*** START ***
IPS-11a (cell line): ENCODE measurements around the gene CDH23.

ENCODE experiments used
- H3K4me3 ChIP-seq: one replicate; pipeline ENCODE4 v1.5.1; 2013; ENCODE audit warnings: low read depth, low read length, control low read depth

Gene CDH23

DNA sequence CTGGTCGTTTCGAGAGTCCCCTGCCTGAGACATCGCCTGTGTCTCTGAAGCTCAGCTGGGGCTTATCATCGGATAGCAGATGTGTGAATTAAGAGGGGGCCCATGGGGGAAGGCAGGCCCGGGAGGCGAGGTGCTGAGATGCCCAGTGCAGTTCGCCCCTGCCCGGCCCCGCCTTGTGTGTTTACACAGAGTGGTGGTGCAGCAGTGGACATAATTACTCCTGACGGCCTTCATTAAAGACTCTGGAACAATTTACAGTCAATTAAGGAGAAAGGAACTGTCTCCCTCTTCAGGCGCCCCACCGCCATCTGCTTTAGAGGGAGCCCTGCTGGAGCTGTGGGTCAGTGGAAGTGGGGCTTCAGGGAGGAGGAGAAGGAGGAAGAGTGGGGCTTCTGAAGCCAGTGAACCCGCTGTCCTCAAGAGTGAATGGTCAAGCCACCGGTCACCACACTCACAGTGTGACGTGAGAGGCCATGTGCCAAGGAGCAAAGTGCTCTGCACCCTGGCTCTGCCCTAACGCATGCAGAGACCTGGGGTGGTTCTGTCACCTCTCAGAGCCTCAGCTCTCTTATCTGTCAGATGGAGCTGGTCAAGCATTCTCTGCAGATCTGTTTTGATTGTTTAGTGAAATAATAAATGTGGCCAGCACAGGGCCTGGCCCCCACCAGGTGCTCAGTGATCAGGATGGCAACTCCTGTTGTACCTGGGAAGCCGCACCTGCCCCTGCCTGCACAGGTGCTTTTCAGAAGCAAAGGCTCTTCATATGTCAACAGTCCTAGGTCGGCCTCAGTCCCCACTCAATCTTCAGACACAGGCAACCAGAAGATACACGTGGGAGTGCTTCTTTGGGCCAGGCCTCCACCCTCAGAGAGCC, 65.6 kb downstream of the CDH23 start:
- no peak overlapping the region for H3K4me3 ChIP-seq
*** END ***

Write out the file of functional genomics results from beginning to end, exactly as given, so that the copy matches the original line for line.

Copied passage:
IPS-11a (cell line): ENCODE measurements around the gene CDH23.

ENCODE experiments used
- H3K4me3 ChIP-seq: one replicate; pipeline ENCODE4 v1.5.1; 2013; ENCODE audit warnings: low read depth, low read length, control low read depth

Gene CDH23

DNA sequence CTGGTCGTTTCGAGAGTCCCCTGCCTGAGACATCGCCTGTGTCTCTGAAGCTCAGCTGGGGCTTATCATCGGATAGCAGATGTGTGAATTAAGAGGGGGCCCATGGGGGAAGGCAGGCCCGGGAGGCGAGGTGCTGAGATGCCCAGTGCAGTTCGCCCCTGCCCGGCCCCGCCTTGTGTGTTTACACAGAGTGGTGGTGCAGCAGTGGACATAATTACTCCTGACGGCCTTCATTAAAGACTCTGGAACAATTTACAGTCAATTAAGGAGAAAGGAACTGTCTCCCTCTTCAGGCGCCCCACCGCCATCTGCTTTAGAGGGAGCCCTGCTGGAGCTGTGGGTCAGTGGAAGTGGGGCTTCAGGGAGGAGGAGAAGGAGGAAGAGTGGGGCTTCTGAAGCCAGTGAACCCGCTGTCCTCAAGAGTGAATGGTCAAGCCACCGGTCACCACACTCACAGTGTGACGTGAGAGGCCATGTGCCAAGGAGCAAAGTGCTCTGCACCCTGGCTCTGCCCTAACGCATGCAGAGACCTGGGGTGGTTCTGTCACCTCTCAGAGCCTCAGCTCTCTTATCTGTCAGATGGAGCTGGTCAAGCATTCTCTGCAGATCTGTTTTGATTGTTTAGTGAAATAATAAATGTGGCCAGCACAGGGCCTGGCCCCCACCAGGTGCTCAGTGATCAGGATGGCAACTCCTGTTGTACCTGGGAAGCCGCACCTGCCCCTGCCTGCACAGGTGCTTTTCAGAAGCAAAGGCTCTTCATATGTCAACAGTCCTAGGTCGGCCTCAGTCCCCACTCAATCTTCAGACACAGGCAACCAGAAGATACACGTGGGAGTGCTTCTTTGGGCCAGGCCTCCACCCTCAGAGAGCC, 65.6 kb downstream of the CDH23 start:
- no peak overlapping the region for H3K4me3 ChIP-seq